The solar panel-equipped building earned LEED Platinum certification from the U.S. Green Building Council, and the 15-acre urban park that surrounds it, which Mrs. Bush consulted on closely, features native, drought-tolerant plants landscaped to maximize water conservation.
Freedom Hall provides the “wow” of the Center, with its elevated ceiling and a 360-degree video screen of amazingly high-definition.
The Museum begins with exhibits depicting Bush’s early policy initiatives, such as tax cuts, the No Child Left Behind education program and faith-based initiatives.
But around the corner, the unexpected events dominate, namely the 9/11 attacks, the Iraq War, Hurricane Katrina and the recession.
“You can see the way our lives changed, and the way the lives of everyone in our country changed,” said Mrs. Bush at a Wednesday media preview.
The Museum includes a twisted beam from the World Trade Towers, flanked by panels offering the names of those killed in the 9/11 attacks. Visitors can use interactive technology to hear the recorded advice Bush was given about whether to go to war in Iraq, and can register their own calls on what should have been done.
“You get to decide how you would handle the crisis, and you’re invited to disagree with him,” said Mark Langdale, president of the Bush Center.
There are many lighter touches, including gowns worn by Mrs. Bush, displays of gifts given to the Bushes by foreign countries and bronze statues of the Bush’s pet dogs. The Museum offers a replica of the Oval Office, decorated as it was in Bush’s time.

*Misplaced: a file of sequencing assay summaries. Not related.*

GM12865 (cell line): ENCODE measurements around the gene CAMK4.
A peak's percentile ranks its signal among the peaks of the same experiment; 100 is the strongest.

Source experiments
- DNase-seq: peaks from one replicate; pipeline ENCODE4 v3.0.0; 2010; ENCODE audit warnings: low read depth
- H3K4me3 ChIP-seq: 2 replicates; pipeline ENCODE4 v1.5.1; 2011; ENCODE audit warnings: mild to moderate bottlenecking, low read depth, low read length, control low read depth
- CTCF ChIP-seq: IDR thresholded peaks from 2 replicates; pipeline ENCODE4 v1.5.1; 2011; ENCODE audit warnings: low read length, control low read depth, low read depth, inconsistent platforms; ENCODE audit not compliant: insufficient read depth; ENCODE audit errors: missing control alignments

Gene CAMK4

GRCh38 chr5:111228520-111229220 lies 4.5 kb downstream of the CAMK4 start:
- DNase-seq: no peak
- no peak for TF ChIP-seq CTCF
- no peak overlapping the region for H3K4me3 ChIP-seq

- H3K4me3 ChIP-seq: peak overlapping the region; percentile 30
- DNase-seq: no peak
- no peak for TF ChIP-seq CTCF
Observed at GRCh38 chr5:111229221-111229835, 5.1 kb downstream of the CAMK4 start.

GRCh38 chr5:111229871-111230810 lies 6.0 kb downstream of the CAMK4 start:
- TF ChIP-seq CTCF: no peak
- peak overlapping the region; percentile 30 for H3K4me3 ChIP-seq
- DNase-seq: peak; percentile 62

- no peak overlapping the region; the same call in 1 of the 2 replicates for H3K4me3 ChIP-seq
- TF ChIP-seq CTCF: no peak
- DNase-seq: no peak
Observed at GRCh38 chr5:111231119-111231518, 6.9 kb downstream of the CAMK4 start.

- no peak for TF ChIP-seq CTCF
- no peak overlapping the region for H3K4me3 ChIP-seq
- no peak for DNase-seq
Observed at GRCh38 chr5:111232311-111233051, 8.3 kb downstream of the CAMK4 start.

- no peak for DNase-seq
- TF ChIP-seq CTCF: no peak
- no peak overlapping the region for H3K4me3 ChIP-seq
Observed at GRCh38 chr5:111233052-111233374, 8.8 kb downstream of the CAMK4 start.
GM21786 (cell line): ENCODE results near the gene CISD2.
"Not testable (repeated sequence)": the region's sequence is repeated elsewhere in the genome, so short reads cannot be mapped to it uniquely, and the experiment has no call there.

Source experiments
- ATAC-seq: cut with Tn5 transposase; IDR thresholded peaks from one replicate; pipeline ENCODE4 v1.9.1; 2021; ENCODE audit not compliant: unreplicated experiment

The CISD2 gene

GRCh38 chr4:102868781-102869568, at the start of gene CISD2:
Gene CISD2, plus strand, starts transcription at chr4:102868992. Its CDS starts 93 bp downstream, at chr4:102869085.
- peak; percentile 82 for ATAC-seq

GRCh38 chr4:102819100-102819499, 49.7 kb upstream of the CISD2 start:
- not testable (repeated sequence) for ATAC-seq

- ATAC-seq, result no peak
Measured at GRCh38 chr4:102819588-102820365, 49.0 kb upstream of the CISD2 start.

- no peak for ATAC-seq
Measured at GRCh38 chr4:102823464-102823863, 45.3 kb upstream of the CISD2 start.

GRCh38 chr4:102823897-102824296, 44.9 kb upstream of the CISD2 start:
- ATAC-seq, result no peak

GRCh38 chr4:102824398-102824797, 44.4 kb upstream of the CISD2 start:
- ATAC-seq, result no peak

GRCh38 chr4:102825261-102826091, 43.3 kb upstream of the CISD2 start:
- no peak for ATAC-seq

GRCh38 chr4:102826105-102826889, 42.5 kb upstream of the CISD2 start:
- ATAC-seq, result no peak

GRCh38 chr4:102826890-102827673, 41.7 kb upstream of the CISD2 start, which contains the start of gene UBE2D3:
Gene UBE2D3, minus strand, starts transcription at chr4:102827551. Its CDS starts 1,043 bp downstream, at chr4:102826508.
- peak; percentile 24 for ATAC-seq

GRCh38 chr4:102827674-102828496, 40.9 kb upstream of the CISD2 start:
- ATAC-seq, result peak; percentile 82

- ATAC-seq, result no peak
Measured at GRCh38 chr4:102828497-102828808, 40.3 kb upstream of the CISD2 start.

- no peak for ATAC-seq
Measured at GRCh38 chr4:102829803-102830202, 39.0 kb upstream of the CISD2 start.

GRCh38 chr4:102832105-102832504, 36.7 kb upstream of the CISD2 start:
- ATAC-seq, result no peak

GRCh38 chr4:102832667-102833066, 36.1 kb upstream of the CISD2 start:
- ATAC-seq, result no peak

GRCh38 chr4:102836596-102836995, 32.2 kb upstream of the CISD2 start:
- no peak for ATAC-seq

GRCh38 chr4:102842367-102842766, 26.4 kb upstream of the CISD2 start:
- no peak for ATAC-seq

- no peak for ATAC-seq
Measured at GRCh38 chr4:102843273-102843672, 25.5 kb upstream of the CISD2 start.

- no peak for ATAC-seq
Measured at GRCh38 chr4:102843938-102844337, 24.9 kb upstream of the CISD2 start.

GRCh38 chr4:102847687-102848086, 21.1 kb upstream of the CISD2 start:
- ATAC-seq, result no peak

There’s even a Rose Garden, albeit it with Texas plants, and a view of the Dallas skyline.
The Bush Library, formally handed over to the National Archives and Records Administration on Wednesday, offers scholars 70 million pages of paper records, 200 million emails and four million digital photographs.
The building also houses the Bush Institute, whose policy areas include economic growth, global health, education reform and human rights. Mrs. Bush noted the Institute’s work on improving treatment for cervical cancer in Africa.
She also praised the Center’s collaboration with SMU.
“It’s fun to be here,” she said Wednesday. “I went to college here. I’m back on my old campus.”
At the dedication, the former presidents and First Ladies – Michelle Obama, Laura Bush, Hillary Clinton, Barbara Bush and Rosalynn Carter – sat together on the raised platform. Many dignitaries sat in front rows of the crowd, including former Vice President Dick Cheney, who served with George W. Bush.
The crowds and strict security measures accompanying the dedication prompted Highland Park UMC to shut down for much of this week.
But Mr. Craig said the church will see visitors and other benefits from the Bush Center. He plans to spend time there in his retirement.
“I wouldn’t mind being a docent,” he said.
The original version of this article can be found here.